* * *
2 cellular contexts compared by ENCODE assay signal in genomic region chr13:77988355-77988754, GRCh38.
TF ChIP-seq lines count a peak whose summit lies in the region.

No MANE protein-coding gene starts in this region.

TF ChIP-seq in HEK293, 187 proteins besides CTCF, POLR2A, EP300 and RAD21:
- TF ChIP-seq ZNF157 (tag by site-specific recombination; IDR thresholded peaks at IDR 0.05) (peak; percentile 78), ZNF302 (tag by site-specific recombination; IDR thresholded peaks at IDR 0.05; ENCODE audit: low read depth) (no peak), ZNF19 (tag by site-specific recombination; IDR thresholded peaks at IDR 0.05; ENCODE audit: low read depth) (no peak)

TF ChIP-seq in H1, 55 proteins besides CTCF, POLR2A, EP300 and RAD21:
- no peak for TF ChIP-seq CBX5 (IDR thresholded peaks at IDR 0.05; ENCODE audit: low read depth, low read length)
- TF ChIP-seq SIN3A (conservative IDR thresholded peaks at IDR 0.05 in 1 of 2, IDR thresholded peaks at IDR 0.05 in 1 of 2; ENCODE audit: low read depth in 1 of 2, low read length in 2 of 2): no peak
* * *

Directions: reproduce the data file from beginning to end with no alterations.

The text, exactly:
2 cellular contexts compared by ENCODE assay signal in genomic region chr13:77988355-77988754, GRCh38.
TF ChIP-seq lines count a peak whose summit lies in the region.

No MANE protein-coding gene starts in this region.

TF ChIP-seq in HEK293, 187 proteins besides CTCF, POLR2A, EP300 and RAD21:
- TF ChIP-seq ZNF157 (tag by site-specific recombination; IDR thresholded peaks at IDR 0.05) (peak; percentile 78), ZNF302 (tag by site-specific recombination; IDR thresholded peaks at IDR 0.05; ENCODE audit: low read depth) (no peak), ZNF19 (tag by site-specific recombination; IDR thresholded peaks at IDR 0.05; ENCODE audit: low read depth) (no peak)

TF ChIP-seq in H1, 55 proteins besides CTCF, POLR2A, EP300 and RAD21:
- no peak for TF ChIP-seq CBX5 (IDR thresholded peaks at IDR 0.05; ENCODE audit: low read depth, low read length)
- TF ChIP-seq SIN3A (conservative IDR thresholded peaks at IDR 0.05 in 1 of 2, IDR thresholded peaks at IDR 0.05 in 1 of 2; ENCODE audit: low read depth in 1 of 2, low read length in 2 of 2): no peak